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of his character, and the infinite uncovenanted mercies of the Saviour, which may exist, and which we may acknowledge without compromising our faith, will call him to the flock of the first-born. May we not deduce this conclusion, very fairly, from St. Paul's words?"When the Gentiles, which have not the law, do by nature the things contained in the law; these having not the law (yet) are a law unto themselves. Which


show the work of the law written in their hearts, their conscience also bearing witness, and their thoughts meanwhile accusing, or else excusing one another;"excusing them in such a degree, as their conscience was enlightened concerning good and evil; or, excusing them to such a degree, as some good was done, or some evil avoided by them." This argument, instead of lessening, should increase the ardour of the missionary. The soul being in peril, the passenger in the desert is as worthy of being directed into the right road, as the passenger by the common highway side.

The great and good Bishop Butler seems to consider the case of the heathen with great kindness and moderation and his argument for preaching the Gospel to them, is as strong as his presumption in their behalf is humane. "We are strictly bound," said he, “to consider these poor unformed creatures, as being, in all respects, of one family with ourselves, the family of

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mankind, and instruct them in our common salvation; that they may not pass through this stage of their being like brute beasts, but be put into a capacity of moral improvement; how low soever they must remain as to others, and go into a capacity of qualifying themselves for a higher state of life hereafter." He argues still further on the light of nature compared with Christianity; there are persons of small capacities for inquiry and examination, who yet are wrought upon by it to deny ungodliness, &c., in expectation of future judgment by Jesus Christ. Nor can any Christian, when he understands his religion, object that these persons are Christians without evidence"."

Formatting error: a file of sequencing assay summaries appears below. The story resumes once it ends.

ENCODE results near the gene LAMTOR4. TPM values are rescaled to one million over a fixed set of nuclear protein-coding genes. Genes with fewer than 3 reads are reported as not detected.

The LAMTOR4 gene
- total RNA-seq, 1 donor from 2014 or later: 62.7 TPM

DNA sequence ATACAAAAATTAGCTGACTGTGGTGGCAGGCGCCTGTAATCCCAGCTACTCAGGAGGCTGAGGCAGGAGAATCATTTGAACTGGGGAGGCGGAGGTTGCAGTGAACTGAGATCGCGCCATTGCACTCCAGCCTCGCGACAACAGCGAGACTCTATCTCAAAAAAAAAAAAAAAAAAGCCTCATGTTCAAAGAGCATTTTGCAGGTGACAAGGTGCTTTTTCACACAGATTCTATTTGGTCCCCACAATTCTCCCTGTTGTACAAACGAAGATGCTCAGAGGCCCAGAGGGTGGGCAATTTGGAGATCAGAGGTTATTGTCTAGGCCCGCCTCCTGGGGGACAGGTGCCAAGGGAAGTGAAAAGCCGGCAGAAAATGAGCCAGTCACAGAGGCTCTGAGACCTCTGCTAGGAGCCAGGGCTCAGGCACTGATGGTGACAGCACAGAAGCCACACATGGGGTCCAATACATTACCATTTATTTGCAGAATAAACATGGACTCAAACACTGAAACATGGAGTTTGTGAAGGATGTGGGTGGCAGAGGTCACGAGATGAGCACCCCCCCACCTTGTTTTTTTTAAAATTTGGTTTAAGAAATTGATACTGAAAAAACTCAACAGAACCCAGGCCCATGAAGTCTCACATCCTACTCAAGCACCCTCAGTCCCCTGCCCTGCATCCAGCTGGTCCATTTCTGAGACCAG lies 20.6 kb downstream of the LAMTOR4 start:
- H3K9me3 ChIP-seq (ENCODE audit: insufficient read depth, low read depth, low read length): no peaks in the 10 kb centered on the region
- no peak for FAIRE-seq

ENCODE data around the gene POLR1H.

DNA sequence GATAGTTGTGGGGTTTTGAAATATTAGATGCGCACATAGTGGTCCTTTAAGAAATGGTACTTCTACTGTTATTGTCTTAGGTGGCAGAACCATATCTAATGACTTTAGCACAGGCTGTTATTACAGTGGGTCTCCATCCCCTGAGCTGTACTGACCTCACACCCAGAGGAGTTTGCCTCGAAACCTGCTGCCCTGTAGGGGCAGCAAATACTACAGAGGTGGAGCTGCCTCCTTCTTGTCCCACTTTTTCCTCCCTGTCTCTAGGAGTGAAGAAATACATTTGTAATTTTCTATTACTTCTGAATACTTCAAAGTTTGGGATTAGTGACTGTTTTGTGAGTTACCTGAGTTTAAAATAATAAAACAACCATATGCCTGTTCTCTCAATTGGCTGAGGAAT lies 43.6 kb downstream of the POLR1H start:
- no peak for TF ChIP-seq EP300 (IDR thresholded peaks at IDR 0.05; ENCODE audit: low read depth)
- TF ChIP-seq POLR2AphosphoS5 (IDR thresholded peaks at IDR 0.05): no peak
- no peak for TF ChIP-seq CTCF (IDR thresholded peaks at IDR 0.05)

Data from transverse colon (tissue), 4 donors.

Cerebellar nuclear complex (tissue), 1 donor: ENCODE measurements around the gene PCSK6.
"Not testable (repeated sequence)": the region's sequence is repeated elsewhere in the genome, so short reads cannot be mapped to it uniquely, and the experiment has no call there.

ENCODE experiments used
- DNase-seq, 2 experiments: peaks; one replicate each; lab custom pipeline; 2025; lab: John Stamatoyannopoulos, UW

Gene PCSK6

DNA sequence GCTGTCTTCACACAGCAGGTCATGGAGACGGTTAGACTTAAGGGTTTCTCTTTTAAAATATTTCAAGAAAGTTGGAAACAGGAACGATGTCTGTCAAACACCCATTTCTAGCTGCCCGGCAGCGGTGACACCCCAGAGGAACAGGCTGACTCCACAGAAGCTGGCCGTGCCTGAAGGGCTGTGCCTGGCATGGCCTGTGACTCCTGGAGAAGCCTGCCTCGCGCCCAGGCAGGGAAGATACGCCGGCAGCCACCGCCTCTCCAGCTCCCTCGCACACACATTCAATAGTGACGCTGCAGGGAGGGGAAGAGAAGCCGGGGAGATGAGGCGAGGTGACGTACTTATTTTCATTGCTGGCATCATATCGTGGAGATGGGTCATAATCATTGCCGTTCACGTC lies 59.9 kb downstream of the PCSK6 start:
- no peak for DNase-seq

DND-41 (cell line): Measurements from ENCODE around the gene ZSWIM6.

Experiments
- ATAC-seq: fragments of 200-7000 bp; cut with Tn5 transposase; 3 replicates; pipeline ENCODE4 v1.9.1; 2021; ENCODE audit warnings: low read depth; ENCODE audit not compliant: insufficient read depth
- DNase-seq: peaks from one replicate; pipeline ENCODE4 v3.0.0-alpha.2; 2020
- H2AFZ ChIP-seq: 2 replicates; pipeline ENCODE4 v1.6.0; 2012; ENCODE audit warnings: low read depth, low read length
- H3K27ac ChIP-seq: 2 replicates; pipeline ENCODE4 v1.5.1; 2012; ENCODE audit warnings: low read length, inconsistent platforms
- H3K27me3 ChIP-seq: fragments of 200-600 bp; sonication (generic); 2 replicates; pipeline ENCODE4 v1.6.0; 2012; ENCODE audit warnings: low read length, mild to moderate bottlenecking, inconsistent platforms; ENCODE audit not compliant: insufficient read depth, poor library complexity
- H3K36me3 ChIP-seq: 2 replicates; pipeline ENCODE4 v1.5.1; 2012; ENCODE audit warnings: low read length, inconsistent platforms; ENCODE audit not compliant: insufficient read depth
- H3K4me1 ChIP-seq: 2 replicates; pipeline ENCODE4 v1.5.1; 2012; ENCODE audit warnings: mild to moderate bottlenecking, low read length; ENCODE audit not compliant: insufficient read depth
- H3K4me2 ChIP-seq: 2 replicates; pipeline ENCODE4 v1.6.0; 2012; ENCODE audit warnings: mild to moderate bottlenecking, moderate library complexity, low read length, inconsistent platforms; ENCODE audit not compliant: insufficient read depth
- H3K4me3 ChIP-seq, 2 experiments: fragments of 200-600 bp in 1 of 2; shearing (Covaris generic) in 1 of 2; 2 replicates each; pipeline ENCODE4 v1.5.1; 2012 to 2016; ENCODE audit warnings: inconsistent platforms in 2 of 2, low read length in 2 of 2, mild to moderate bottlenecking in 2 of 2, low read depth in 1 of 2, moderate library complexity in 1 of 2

Note." In the native inhabitants of Tahiti, one of the South Sea Islands, natural questions have arisen in their enlightened minds, not to shake their unhesitating belief, but to trouble and distress them. They asked their teachers, if none of their ancestors, nor any of the former inhabitants of these islands, had gone to heaven? "This," says Mr. Ellis," to us, and to them, was one of the most distressing discussions upon which we ever entered. To them it was peculiarly so; for we may naturally suppose, the recollection of the individuals whom many of them had perhaps poisoned, murdered without provocation, slain in battle, or killed for sacrifice, would, on these occasions, probably occur to their minds; and at these times many a parent's heart must have been rent with anguish, to us inconceivable, at the remembrance of those children, in whose blood their hands must have been imbrued ?”—“There was a degree of painful emotion among

1 Bp. Butler's Sermon for the Propagation of the Gospel, 1738-9.


"THERE cannot be imagined a higher contempt of God," says the pious and judicious Bishop Sanderson, well known for his accurate judgment on subjects of conscience, "than for a man to despise the power of his own conscience, which is the highest sovereignty under heaven, as being God's most immediate deputy for the ordering of his life and ways." There cannot, therefore, be a crime of greater malignity in man, than to feel the power of conscience, and neglect to apply the holy unction to his soul. If a doubt be excited in his breast, it demands instant investigation :